Lots of people talk about finding and knowing God through nature. I’ve heard it said that nature is the 67th book of the Bible. Don’t believe it. Sure, you can know about God through nature but you can only know God through His Word the Bible. Perhaps no Scripture makes this point more clearly than Palm 19. The first 6 verses tell us that natural revelation (nature) makes all people everywhere understand that there is a God. We find a similar idea in Romans 1:18-21 where the Bible tells us that there’s no one who can make the excuse of being ignorant of God’s existence because this invisible God and His character are made obvious by all that He has made, which is exactly what Psalm 19 tells us below:
To the choirmaster. A Psalm of David. The heavens declare the glory of God, and the sky above proclaims his handiwork. 2 Day to day pours out speech, and night to night reveals knowledge. 3 There is no speech, nor are there words, whose voice is not heard. 4 Their voice goes out through all the earth, and their words to the end of the world. In them he has set a tent for the sun, 5 which comes out like a bridegroom leaving his chamber, and, like a strong man, runs its course with joy. 6 Its rising is from the end of the heavens, and its circuit to the end of them, and there is nothing hidden from its heat.
There is no one who is honestly ignorant of the existence of God. The universe, with its design and order tell us that God is. The glory and beauty of the universe speaks to us of God’s existence. However, it is only the Word of God (the Bible) that intimately acquaints us with God and instructs us how to live in such a way that we can sense His pleasure. Verse 7 tells us that God’s Word brings salvation: “The law of the LORD is perfect, reviving the soul; the testimony of the LORD is sure, making wise the simple.” The Word of God is so easy to understand (if we apply ourselves) that it makes the wise recognize their need for God as they come to understand the simplicity of salvation.
God’s Word gives us direction (precepts... right, v. 8a). God’s Word in acquainting us with God and His will brings us joy (right... rejoicing the heart, v. 8b). God’s word give us clarity of thought (commandment... pure... enlightening the eyes, v. 8c). In each of the succeeding verses we see the importance of God’s Word to our salvation and our lives. The Psalmist uses many words for the Bible: “law of the LORD;” “testimony of the LORD,” “precepts of the LORD,” “commandment of the LORD,” and “rules of the LORD.” Read and pray through verses 7-14:
“The law of the LORD is perfect, reviving the soul; the testimony of the LORD is sure, making wise the simple.” 8 the precepts of the LORD are right, rejoicing the heart; the commandment of the LORD is pure, enlightening the eyes; 9 the fear of the LORD is clean, enduring forever; the rules of the LORD are true, and righteous altogether.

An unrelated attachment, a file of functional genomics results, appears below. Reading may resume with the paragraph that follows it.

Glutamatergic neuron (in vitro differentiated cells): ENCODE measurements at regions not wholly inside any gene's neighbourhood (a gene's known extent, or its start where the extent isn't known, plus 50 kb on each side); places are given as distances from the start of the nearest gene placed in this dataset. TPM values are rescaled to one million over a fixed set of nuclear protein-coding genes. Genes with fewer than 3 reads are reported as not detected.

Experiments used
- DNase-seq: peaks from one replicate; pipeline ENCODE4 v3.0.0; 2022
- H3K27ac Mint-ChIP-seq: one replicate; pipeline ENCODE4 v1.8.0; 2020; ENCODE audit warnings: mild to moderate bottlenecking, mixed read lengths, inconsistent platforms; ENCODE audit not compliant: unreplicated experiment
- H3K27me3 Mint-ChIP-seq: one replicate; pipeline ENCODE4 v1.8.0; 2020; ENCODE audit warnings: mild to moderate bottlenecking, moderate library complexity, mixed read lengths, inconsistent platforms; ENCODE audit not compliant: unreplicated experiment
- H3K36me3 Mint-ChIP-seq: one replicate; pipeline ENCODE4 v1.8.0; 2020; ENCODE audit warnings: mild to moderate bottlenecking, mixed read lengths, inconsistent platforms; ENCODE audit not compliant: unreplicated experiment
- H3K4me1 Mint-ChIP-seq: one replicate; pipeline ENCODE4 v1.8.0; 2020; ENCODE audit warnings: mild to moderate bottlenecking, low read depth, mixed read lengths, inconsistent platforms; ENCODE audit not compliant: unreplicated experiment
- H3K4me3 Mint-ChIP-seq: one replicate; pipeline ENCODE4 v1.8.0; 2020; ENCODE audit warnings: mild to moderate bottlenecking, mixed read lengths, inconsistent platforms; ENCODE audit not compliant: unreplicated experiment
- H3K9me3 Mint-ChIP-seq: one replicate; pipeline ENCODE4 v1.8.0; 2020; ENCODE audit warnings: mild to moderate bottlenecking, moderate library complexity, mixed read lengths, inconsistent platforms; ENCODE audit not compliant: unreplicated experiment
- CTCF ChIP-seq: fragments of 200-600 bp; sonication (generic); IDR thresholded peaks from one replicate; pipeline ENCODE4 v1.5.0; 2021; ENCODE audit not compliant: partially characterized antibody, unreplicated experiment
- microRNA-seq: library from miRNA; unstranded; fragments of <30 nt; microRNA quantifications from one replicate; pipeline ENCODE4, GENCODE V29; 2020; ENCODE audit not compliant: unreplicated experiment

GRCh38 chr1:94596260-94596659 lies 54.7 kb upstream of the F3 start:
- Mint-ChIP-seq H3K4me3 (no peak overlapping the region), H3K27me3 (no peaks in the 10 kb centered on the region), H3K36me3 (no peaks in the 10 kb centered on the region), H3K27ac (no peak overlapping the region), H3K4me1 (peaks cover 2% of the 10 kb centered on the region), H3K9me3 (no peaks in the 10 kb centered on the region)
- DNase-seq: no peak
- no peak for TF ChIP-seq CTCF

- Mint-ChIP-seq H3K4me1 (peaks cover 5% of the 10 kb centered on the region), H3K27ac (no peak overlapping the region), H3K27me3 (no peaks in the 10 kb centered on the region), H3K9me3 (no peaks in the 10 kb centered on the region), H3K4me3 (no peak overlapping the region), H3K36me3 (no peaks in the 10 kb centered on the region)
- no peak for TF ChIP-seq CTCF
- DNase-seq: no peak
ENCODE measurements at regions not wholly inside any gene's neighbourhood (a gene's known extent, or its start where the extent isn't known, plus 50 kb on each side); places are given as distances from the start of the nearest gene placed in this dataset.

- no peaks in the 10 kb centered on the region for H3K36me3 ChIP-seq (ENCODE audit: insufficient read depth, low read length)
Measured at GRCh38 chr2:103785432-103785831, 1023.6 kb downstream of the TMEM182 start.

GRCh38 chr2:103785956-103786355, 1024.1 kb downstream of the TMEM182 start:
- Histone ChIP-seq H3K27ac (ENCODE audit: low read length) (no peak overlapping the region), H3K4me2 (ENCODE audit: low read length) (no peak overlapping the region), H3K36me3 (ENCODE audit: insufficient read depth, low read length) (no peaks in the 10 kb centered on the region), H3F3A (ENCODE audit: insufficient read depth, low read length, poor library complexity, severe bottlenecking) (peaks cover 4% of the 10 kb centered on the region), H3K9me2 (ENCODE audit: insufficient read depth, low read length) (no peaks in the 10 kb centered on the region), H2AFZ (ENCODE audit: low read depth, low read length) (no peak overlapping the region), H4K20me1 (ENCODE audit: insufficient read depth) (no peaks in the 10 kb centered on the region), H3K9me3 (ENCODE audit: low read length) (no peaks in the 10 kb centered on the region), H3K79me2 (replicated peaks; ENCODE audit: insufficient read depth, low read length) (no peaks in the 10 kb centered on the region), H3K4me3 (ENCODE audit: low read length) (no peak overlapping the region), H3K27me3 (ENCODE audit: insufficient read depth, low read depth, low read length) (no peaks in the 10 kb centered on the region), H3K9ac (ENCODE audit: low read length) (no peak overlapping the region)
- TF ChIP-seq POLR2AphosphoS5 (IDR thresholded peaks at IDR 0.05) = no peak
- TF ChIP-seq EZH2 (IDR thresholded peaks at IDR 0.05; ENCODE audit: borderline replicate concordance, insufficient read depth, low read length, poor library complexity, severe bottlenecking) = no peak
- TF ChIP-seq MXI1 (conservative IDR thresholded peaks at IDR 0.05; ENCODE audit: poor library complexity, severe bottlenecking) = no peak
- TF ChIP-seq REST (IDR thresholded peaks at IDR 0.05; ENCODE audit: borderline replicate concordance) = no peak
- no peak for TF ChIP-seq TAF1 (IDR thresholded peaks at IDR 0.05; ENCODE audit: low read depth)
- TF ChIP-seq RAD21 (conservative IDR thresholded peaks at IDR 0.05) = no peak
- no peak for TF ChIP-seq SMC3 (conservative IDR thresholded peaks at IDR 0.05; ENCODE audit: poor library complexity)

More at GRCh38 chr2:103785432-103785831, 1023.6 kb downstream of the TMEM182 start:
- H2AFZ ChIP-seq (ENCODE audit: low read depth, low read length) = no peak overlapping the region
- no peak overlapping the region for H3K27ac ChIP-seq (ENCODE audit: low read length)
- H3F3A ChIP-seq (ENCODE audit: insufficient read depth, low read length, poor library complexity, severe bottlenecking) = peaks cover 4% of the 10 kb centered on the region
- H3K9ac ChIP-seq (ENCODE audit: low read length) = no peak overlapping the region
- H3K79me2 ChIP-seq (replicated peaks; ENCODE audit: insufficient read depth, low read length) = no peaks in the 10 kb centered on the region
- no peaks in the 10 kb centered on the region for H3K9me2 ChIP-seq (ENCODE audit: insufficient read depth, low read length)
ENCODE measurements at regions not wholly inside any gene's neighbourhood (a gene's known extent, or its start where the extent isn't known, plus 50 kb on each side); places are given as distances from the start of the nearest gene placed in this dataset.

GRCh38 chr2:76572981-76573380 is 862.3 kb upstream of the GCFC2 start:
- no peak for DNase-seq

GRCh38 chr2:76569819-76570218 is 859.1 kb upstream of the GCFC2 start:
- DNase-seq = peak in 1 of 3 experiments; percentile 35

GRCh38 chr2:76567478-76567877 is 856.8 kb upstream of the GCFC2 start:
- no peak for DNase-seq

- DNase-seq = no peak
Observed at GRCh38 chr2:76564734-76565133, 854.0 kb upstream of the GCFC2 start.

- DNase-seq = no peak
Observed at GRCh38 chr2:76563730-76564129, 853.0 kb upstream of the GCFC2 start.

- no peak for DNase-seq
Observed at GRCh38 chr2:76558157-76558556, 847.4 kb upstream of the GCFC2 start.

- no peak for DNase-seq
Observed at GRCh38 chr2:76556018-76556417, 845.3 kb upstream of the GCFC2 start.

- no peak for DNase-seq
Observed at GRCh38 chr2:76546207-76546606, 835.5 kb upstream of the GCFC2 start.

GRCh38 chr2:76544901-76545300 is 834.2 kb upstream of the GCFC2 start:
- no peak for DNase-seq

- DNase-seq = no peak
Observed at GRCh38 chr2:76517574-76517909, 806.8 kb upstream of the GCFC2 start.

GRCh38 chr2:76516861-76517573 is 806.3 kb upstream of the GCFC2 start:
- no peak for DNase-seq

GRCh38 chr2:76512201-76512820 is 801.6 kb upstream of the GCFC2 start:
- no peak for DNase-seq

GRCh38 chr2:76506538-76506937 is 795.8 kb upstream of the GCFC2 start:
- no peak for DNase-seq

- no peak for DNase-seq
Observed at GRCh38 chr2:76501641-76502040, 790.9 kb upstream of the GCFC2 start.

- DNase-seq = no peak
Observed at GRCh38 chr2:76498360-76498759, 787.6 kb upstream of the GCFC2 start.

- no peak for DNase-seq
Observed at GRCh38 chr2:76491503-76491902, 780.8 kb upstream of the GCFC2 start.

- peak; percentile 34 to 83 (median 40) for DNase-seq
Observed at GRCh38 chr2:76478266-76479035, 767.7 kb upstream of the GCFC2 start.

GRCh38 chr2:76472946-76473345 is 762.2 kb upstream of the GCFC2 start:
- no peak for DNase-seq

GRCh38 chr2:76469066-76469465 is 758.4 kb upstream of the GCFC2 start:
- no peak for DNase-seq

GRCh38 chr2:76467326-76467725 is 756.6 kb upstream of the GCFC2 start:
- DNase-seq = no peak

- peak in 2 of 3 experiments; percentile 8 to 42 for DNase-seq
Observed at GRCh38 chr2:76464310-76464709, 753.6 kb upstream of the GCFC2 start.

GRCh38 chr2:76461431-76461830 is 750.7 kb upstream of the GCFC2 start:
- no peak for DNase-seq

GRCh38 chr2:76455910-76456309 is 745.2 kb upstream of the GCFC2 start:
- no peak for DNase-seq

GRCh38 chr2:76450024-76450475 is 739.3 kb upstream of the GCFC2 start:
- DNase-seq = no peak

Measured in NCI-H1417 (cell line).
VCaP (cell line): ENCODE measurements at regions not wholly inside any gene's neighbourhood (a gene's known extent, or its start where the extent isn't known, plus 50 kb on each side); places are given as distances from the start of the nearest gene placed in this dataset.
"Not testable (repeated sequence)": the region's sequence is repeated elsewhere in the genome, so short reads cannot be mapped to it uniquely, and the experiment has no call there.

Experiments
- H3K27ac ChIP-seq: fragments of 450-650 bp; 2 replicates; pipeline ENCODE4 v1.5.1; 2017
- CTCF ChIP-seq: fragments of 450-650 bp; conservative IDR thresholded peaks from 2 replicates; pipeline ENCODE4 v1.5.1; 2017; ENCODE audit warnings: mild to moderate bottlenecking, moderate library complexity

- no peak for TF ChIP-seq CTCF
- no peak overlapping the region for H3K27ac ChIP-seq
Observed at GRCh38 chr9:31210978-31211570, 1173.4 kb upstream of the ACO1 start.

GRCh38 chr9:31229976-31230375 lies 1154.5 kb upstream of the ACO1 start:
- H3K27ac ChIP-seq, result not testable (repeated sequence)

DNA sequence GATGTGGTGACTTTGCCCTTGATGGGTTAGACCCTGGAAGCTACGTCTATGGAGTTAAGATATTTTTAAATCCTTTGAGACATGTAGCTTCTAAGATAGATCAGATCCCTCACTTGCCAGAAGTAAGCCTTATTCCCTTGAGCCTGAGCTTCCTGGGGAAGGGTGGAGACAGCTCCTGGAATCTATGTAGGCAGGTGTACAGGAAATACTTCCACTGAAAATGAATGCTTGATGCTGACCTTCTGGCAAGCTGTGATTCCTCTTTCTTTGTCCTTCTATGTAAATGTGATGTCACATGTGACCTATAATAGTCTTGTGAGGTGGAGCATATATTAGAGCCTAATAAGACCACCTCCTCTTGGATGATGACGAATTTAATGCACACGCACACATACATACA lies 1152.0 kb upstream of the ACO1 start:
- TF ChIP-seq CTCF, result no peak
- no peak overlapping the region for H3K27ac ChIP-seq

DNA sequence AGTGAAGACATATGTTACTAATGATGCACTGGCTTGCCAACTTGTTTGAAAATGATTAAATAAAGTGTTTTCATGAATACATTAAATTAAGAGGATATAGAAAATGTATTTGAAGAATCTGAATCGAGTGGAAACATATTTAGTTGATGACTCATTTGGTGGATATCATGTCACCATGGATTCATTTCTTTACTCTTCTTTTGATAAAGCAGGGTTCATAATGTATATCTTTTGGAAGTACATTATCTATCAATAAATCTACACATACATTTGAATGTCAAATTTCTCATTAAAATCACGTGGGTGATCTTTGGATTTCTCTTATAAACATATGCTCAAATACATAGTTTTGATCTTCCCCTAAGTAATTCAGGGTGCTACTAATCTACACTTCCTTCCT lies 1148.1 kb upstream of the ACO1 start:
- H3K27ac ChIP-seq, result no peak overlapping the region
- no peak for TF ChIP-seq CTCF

I think he’s trying to tell us something about the importance of God’s Word in our lives. I’m reminded that God’s Word has something to say about every inch of thread that makes up the fabric of our lives (2 Timothy 3:16-17). The Psalmist tells us that God’s Word should be precious to us. Notice the value that King David, the Psalmist, assigns to God’s Word:
More to be desired are they than gold, even much fine gold; sweeter also than honey and drippings of the honeycomb. 11 Moreover, by them is your servant warned; in keeping them there is great reward (v. 10).
God’s Word is more valuable than money, essential to our spiritual nutrition, and in keeping us spiritually alert, we find great reward. Why does David say this? In depending on God’s Word, day in and day out, we find protection from our flaws, weakness, and self-deceptions:
Who can discern his errors? Declare me innocent from hidden faults. 13 Keep back your servant also from presumptuous sins; let them not have dominion over me! Then I shall be blameless, and innocent of great transgression" (12-13)
If we depend on God’s Word, it serves as a compass to help us navigate around the reefs and rocks of the stormy seas that endanger our lives in this fallen world. David, in verses 12-13 understands that God’s Word informs his thinking (and ours) in such a way that keeps him from “shooting his foot off.” It helps him discern (spot) his mistakes before he makes them. It brings to light hidden sins he might have missed. It keeps David from assuming too much and restrains David from becoming a slave to sin so that he can stay on track (dominion... blameless... innocent of... transgression). Seeing the value of God’s Word, David realizes that drinking them in and digesting them in thoughtful meditation keeps him close to God and in harmony with God’s will: “Let the words of my mouth and the meditation of my heart be acceptable in your sight, O LORD, my rock and my redeemer" (v. 14).
The value of God’s Word to our salvation and daily living is immeasurable. We cannot know and do God’s will if we do not “download it” into the hard drive of our soul so that it will renew and transform our minds. We cannot serve a God we have not taken time to get to know and we cannot be saved without knowing God. And we can only know God through His Word.
Posted on Wed, August 5, 2015
by Keith Crosby